3. Off topic, but you all need to check out Kaylia Nemour’s bar routine. She did combinations I didn’t even think was possible including an in-bar 1/1 to dblo dismount. Insane.


  4. Regarding ranking lists, shouldn’t Teymurova’s name also be in italics? Wasn’ t she the last 23rd from Europe to qualify to Antwerp Worlds as an AA gymnast, considering the 2 per NF rule (TR Art 5.1.1 in the end of page 5)? I wonder why didn’t the FIG publish individual AA qualifiers when they published qualified teams on 18.04.23.


    • Accounting for two-per-country, the last AA qualifier was Valerija Ratobilska, and then Celeste Mordenti behind her will get the reallocated host country spot. According to the technical regulations, the top 23 athletes qualify via AA QFs at Euros with a max of two per NF, which includes:

      1. Maria Tronrud (Norway)
      2. Barbora Mokosova (Slovakia)
      3. Emma Slevin (Ireland)
      4. Anna Lashchevska (Ukraine)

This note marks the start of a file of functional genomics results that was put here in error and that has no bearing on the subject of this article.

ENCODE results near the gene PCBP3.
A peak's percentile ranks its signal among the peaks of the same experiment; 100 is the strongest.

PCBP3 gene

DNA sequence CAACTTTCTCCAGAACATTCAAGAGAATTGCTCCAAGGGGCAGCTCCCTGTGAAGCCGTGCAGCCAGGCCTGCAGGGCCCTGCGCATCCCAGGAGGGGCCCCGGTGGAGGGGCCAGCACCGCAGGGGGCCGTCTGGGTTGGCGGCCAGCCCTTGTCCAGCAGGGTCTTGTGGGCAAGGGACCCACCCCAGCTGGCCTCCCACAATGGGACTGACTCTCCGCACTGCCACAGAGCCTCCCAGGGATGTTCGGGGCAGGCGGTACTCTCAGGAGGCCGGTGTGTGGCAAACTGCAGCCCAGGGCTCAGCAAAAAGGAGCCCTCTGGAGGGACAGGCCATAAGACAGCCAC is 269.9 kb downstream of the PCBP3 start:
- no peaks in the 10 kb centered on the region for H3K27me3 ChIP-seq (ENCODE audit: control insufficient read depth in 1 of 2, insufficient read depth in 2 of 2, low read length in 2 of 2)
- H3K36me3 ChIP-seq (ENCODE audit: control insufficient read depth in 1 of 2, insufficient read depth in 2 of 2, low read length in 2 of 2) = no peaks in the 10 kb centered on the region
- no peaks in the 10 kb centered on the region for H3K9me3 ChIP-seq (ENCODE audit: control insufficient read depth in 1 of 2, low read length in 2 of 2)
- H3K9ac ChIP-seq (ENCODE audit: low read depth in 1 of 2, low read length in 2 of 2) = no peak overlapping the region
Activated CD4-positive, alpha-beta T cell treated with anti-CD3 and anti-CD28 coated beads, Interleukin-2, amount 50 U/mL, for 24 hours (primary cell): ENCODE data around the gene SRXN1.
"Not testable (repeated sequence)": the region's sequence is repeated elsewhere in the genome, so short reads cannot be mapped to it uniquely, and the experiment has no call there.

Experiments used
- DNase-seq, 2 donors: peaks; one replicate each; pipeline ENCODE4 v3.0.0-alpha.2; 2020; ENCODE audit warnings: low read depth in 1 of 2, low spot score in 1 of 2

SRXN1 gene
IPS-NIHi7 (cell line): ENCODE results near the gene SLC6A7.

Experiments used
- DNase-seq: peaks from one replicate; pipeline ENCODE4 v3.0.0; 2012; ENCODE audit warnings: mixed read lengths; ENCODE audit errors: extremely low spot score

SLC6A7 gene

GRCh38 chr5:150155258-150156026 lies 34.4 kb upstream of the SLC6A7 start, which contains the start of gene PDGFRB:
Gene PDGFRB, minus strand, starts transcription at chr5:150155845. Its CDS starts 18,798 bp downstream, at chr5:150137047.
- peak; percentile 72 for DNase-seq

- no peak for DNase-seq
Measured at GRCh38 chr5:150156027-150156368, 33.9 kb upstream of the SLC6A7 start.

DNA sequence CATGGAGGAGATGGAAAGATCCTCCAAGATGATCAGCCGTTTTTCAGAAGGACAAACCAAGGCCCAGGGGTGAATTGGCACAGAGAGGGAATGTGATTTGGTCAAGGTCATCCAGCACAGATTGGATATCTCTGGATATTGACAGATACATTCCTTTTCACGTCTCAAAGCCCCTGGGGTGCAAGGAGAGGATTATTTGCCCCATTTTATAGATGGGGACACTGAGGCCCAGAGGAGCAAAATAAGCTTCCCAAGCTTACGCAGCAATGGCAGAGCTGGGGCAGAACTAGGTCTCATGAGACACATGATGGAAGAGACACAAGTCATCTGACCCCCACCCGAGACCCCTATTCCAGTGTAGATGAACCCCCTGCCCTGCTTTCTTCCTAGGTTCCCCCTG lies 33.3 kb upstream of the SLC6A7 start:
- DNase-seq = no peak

5. Lucija Hribar (Slovenia)
      6. Camille Rasmussen (Denmark)
      7. Caterina Cereghetti (Switzerland)
      8. Lena Bickel (Switzerland)
      9. Sevgi Kayisoglu (Türkiye)
      10. Athanasia Mesiri (Greece)
      11. Filipa Martins (Portugal)
      12. Paloma Mintcheva (Bulgaria)
      13. Zala Trtnik (Slovenia)
      14. Thelma Adalsteinsdottir (Iceland)
      15. Ilona Krupa (Ukraine)
      16. Mafalda Costa (Portugal)
      17. Halle Hilton (Ireland)
      18. Lihie Raz (Israel)
      19. Christina Zwicker (Croatia)
      20. Mari Kanter (Norway)
      21. Margret Kristinsdottir (Iceland)
      22. Bengisu Yildiz (Türkiye)
      23. Valerija Ratobilska (Latvia)

      Host Allocation: Celeste Mordenti (Luxembourg)

      R1. Kaja Skalska (Poland)
      R2. Anastasija Ananjeva (Latvia)
      R3. Nazanin Teymurova (Azerbaijan)